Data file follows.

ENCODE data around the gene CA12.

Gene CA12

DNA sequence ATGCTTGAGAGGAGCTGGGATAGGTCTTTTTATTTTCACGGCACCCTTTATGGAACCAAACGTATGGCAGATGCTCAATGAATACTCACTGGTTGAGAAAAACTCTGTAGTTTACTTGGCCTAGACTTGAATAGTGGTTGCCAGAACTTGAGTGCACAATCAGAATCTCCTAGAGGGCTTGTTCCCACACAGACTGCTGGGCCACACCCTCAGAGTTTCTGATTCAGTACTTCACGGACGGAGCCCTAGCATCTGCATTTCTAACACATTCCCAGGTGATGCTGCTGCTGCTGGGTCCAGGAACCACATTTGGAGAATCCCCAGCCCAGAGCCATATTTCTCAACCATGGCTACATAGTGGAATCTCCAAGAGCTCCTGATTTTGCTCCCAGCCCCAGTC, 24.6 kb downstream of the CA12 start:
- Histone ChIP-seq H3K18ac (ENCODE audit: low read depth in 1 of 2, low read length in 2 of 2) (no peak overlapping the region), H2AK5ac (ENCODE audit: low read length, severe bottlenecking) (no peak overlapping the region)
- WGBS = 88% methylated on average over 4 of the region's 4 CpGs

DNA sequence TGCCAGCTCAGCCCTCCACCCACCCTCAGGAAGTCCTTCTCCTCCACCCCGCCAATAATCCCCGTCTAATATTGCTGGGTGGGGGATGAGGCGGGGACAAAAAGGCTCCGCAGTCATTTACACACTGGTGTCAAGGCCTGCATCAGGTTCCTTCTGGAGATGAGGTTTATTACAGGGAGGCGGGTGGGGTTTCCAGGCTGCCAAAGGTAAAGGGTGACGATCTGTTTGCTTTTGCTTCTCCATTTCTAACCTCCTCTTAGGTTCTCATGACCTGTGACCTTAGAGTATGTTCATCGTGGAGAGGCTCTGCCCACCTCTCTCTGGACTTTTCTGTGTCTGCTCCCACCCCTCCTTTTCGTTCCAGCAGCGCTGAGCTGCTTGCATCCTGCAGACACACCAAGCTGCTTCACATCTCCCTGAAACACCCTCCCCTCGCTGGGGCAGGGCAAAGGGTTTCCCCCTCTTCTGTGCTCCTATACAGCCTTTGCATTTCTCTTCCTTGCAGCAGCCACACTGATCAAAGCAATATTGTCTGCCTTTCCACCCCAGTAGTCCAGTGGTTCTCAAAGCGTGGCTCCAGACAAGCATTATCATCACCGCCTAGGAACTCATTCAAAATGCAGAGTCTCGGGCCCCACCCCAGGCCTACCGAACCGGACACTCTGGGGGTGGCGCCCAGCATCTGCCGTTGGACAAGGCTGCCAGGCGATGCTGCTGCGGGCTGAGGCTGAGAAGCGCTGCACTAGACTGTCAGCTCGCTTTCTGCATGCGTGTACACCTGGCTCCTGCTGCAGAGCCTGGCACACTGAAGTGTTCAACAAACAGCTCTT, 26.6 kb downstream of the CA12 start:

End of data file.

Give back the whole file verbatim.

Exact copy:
ENCODE data around the gene CA12.

Gene CA12

DNA sequence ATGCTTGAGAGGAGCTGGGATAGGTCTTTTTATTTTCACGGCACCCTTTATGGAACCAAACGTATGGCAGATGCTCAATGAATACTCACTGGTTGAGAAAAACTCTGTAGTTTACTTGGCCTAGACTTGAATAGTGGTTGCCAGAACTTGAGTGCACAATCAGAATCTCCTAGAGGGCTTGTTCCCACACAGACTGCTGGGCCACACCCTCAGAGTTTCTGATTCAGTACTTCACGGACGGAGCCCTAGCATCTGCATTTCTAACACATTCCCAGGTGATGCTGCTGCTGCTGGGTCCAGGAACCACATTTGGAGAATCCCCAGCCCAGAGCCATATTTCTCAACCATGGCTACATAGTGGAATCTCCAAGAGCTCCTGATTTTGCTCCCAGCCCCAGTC, 24.6 kb downstream of the CA12 start:
- Histone ChIP-seq H3K18ac (ENCODE audit: low read depth in 1 of 2, low read length in 2 of 2) (no peak overlapping the region), H2AK5ac (ENCODE audit: low read length, severe bottlenecking) (no peak overlapping the region)
- WGBS = 88% methylated on average over 4 of the region's 4 CpGs

DNA sequence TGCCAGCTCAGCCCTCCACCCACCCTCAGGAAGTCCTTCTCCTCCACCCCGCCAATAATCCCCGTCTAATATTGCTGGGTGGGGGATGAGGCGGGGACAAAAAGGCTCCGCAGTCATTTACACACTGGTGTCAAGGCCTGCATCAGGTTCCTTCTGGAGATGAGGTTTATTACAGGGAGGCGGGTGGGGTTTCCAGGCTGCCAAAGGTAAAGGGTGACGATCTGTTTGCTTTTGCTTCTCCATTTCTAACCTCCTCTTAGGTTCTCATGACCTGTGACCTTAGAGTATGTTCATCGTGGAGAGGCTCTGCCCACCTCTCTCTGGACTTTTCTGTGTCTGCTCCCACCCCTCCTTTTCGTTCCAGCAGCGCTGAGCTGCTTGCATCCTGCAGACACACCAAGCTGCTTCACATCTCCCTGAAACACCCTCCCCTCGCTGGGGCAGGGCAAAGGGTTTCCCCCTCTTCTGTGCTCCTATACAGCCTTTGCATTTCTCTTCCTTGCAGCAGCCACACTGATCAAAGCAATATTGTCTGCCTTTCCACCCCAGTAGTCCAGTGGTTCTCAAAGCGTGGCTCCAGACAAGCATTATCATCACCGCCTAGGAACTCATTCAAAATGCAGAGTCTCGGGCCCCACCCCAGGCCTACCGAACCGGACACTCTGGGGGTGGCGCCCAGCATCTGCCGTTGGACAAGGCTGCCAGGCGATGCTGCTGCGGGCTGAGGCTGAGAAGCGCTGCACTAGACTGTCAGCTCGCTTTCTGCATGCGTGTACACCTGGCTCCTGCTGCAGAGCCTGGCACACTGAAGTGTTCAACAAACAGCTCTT, 26.6 kb downstream of the CA12 start: